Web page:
What 2022 corporate pension funding means for benefits leaders in 2023

Despite ongoing economic uncertainty, the nation’s largest corporate defined benefit pension plans ended 2022 essentially at the same funded levels as they began the year—but, experts say, HR and benefits leaders still need to pay close attention to market changes as we head into 2023.

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That’s according to global advisory, broking and solutions company WTW, which examined pension plan data for more than 350 Fortune 1000 companies that sponsor U.S. defined benefit pension plans.

The main reason for the steady funding levels, according to WTW, is that weak investment returns offset lower pension liabilities created by higher interest rates.

The aggregate pension-funded status of these plans at the end of 2022 was estimated to be 95%, the same level as at the end of 2021. The analysis also found the funding deficit was projected to be $62 billion at the end of 2022, down from $80 billion at the end of 2021. Pension obligations declined 26% from $1.73 trillion at the end of 2021 to an estimated $1.28 trillion at the end of 2022.

“Corporate pension plans’ 10-year march toward full funding lost momentum in 2022,” says Jason Wilhite, senior director, Retirement, WTW. “Despite asset performance being down during 2022, the historic rise in interest rates also lowered pension liabilities, resulting in no change in funded status for U.S. corporate pension plans as a whole.”

Wilhite adds that, while funded status on companies’ balance sheets may be largely unchanged, some sponsors may face higher pension costs heading into 2023 due to the interest rate environment.

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See also: Hunger for financial benefits grows, but HR admits it has work to do

The WTW analysis found pension plan assets declined 26% in 2022, finishing the year at $1.22 trillion. Overall investment returns are estimated to have averaged 19% in 2022, although returns varied significantly by asset class.

Joanie Roberts, also a senior director, Retirement, for WTW, says the firm believes plan sponsors should “stay vigilant” in 2023, as volatility and downside risk remain.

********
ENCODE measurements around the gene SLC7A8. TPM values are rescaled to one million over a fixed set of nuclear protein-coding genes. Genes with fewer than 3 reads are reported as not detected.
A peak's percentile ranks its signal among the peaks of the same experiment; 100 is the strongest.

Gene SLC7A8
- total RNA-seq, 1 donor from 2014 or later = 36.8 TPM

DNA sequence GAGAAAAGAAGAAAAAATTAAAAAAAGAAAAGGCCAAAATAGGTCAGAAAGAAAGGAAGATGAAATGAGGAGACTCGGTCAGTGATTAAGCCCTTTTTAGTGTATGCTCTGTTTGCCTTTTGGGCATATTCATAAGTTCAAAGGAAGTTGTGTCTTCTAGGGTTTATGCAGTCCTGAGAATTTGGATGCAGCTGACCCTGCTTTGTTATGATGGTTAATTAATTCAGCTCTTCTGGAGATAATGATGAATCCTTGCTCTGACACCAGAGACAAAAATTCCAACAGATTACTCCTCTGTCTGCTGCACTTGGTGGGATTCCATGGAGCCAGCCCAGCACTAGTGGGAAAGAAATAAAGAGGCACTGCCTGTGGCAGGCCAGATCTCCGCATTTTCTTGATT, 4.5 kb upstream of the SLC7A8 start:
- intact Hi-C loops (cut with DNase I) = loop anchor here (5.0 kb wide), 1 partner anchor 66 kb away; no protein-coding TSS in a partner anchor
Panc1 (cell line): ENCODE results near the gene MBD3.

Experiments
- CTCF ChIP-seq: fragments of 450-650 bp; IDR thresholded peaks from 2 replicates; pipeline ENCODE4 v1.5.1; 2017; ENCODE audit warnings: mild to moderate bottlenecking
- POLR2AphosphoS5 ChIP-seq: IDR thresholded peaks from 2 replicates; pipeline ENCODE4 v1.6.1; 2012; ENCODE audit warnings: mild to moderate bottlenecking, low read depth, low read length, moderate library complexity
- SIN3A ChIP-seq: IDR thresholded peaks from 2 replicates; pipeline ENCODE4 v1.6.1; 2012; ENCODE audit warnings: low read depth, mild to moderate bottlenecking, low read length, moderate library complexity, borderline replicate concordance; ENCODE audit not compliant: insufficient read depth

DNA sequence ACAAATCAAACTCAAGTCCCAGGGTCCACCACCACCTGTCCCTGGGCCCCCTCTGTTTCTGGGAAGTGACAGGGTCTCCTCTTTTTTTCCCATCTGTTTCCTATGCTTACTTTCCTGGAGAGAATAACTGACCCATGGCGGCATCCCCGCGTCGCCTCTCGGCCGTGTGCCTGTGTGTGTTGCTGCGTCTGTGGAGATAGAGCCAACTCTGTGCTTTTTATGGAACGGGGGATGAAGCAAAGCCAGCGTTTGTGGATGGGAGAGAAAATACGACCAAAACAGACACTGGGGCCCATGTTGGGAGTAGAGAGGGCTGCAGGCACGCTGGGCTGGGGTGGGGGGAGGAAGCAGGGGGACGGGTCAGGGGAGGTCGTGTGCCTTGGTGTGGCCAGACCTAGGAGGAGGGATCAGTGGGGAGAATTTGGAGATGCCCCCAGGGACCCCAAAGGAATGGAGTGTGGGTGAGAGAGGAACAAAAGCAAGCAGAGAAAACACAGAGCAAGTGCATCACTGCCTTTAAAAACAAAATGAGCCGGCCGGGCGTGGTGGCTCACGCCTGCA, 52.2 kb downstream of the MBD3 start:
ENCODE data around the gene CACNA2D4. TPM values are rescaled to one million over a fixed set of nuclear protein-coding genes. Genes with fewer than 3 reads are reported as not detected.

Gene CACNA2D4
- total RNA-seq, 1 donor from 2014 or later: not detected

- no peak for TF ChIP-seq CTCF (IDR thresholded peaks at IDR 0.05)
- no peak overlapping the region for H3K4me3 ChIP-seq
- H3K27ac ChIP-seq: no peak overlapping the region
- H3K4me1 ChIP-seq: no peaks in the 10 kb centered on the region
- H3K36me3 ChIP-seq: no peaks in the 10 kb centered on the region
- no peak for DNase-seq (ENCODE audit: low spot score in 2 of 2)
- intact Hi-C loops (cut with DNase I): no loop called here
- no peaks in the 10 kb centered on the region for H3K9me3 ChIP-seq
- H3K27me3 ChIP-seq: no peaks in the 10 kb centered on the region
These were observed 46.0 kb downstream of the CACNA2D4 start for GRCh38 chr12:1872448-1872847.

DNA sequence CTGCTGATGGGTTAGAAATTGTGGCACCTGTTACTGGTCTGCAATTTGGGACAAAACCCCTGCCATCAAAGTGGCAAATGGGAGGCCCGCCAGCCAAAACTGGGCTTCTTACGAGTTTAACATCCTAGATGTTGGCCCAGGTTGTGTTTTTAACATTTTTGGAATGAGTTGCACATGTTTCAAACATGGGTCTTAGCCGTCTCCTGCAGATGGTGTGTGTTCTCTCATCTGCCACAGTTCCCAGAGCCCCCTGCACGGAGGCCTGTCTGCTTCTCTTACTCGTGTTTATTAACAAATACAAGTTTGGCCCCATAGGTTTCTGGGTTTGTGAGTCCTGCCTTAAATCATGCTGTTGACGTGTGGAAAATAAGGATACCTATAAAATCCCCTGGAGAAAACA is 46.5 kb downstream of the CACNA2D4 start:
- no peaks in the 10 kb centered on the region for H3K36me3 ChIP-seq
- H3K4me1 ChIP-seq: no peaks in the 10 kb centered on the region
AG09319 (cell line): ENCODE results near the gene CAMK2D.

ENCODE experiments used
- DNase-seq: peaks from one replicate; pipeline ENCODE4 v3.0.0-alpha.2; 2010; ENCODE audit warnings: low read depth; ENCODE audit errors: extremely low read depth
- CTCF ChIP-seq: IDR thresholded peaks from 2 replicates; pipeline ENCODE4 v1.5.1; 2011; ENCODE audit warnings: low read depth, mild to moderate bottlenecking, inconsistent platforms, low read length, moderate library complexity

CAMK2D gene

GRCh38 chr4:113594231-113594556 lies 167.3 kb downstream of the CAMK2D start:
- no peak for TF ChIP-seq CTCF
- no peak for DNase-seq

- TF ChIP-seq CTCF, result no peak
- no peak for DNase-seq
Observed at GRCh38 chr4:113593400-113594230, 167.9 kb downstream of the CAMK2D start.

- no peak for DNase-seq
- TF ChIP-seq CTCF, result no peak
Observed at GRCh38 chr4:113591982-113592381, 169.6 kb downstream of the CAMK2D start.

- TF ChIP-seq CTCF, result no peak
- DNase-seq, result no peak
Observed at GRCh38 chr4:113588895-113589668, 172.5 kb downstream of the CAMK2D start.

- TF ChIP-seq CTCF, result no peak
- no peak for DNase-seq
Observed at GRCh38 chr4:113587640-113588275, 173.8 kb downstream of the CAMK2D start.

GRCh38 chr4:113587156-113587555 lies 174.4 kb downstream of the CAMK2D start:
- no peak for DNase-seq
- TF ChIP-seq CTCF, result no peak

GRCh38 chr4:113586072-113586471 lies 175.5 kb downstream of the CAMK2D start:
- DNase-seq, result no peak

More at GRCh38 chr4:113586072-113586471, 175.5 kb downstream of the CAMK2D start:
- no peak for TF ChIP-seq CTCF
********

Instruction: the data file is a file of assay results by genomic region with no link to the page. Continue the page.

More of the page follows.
“The decline in asset values during 2022 may have increased the risk of future pension contributions for many plan sponsors,” she says. “With some economists forecasting a potential recession in 2023, sponsors will want to revisit how their strategy for managing pension risk needs to evolve.”

Roberts explains that the change in funded status during 2023 for individual plans will vary based on a number of factors, including their investment asset allocation and interest rate hedging strategy, cash contributions, any settlement activity such as lump sums or annuity purchases, and any effect of changes to the future costs for providing benefits that reflect a higher interest rate/inflation environment.

“All plan sponsors, including those currently with a strong funded position, should review their strategy for managing pension risks during 2023, considering the integration of both assets and liabilities,” she says. “Plan sponsors should consider how variables such as the plan’s funding level, inflation and capital market volatility may affect their risk-management strategies in the short- and long-term.”

All are also playing critical roles in retirement planning. For instance, a recent report from Goldman Sachs pointed to a “financial vortex”—fueled by the pandemic, market volatility, recession fears and soaring inflation—that is keeping employees from investing in retirement contributions. That challenge, however, is presenting employers with an opportunity to expand discussions around financial wellness.

“Employees are looking to their employers to provide support as conversations around financial wellbeing continue to gain traction,” Brian McDonald, head of Morgan Stanley at Work, recently told HRE.

Financial wellness will be a central topic at the upcoming Health & Benefits Leadership Conference, May 3-5 in Las Vegas. For instance, in a session entitled Retirement Strategies for the Workforce of the Future, John Lowell, a partner and consulting actuary with October Three Consulting LLC, will discuss the external factors fueling these retirement struggles, and how HR and benefits leaders can respond.

Lowell’s session will dive into recent research on retirement savings, including how critical such benefits are to employees—even more so than other elements of total rewards, and offer new retirement program designs to help organizations stand out as an employer of choice while keeping costs at a manageable level.

For more information and to register for HBLC, click here.

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Tom Starner
Tom Starner is a freelance writer based in Philadelphia who has been covering the human resource space and all of its component processes for over two decades. He can be reached at hreletters@lrp.com.

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